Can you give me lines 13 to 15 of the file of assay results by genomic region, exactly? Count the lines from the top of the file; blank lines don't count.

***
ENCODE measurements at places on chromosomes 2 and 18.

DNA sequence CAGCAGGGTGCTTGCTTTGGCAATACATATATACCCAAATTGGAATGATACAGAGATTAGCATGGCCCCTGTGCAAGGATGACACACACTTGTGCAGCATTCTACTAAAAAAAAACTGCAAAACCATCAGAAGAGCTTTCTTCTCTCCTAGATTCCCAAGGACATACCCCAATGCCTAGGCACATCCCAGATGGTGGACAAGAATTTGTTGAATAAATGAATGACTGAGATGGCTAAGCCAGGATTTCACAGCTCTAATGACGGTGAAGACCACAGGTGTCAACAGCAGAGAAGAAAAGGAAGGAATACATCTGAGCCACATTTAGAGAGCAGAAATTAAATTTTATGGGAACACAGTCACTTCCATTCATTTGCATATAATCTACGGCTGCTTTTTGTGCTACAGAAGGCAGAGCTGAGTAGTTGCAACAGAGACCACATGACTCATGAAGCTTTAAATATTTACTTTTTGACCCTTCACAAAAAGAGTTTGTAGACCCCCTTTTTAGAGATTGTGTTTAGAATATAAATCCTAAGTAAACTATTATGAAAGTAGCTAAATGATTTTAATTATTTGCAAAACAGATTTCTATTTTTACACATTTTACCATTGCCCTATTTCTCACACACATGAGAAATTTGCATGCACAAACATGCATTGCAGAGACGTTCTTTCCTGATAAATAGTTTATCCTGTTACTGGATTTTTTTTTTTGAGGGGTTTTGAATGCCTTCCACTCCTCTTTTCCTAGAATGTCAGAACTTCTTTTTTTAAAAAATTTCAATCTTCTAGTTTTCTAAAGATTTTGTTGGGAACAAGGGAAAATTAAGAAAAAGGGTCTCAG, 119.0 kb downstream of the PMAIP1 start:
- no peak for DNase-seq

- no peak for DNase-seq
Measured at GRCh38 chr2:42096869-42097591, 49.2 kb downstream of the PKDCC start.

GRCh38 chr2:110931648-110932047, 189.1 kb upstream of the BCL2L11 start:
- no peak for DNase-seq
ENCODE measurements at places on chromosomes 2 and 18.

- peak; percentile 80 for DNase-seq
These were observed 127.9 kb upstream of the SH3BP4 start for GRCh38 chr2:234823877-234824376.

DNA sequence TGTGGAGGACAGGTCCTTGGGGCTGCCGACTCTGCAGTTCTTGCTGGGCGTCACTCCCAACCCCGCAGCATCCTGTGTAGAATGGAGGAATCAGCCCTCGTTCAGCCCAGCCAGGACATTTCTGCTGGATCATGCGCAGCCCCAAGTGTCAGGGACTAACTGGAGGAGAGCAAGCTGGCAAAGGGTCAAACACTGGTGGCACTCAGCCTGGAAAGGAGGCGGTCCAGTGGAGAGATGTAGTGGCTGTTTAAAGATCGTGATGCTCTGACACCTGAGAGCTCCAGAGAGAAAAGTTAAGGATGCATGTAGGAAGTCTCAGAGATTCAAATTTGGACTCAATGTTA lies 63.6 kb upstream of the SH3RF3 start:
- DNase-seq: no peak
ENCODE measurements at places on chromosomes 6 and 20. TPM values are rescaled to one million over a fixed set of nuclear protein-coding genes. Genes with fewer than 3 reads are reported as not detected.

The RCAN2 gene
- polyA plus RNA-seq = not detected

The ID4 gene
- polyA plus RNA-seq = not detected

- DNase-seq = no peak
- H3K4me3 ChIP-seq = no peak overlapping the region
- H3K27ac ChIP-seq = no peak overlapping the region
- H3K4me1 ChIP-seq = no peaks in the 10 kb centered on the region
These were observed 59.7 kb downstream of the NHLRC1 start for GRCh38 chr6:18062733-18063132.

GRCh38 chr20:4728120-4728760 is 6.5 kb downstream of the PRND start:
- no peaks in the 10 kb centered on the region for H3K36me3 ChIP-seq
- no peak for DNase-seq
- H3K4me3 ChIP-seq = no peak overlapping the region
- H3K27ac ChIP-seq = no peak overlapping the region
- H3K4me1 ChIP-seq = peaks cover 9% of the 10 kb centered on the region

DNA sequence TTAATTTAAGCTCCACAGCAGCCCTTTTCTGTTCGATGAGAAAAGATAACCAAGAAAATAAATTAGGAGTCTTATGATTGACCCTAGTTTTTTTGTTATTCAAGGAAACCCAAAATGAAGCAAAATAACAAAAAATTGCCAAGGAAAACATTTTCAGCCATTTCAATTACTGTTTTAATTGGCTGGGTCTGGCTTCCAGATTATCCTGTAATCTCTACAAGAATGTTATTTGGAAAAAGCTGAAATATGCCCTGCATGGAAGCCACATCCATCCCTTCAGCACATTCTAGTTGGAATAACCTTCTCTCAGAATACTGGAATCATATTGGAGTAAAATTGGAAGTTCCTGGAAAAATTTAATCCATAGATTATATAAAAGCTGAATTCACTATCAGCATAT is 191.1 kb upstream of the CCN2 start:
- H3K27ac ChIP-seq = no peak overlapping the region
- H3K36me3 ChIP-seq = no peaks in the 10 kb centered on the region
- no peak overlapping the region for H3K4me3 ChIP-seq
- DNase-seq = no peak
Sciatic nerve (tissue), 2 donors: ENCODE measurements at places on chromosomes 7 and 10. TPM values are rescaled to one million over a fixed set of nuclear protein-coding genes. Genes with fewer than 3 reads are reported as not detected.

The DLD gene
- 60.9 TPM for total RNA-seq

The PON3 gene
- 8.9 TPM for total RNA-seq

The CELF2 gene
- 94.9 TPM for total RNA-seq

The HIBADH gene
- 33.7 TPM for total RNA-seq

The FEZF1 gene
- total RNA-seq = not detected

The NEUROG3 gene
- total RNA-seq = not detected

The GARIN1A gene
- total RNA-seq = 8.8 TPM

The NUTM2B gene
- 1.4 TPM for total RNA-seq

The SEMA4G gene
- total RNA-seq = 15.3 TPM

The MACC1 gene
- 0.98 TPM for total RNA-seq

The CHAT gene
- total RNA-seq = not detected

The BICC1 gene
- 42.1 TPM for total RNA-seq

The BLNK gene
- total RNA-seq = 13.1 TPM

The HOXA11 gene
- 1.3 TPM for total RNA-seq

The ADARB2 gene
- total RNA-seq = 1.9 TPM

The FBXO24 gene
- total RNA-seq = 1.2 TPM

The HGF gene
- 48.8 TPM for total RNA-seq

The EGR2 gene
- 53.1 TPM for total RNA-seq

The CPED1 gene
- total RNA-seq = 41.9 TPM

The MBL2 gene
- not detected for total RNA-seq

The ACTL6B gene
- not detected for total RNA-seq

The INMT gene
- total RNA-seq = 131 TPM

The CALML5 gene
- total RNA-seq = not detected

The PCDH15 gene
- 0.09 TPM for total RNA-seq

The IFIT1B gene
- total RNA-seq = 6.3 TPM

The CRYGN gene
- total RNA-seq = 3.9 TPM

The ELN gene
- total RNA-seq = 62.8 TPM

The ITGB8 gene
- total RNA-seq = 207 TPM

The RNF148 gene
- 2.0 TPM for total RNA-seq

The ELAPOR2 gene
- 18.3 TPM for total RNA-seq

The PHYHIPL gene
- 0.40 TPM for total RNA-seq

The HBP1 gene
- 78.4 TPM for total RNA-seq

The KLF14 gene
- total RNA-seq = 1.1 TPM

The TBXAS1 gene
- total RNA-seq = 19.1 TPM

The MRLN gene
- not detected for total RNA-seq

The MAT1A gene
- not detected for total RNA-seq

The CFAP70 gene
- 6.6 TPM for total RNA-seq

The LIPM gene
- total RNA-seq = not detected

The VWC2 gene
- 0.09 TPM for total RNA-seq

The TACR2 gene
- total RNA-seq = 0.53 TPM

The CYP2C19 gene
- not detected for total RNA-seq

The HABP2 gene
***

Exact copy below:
ENCODE measurements at places on chromosomes 6 and 20. TPM values are rescaled to one million over a fixed set of nuclear protein-coding genes. Genes with fewer than 3 reads are reported as not detected.

The RCAN2 gene
- polyA plus RNA-seq = not detected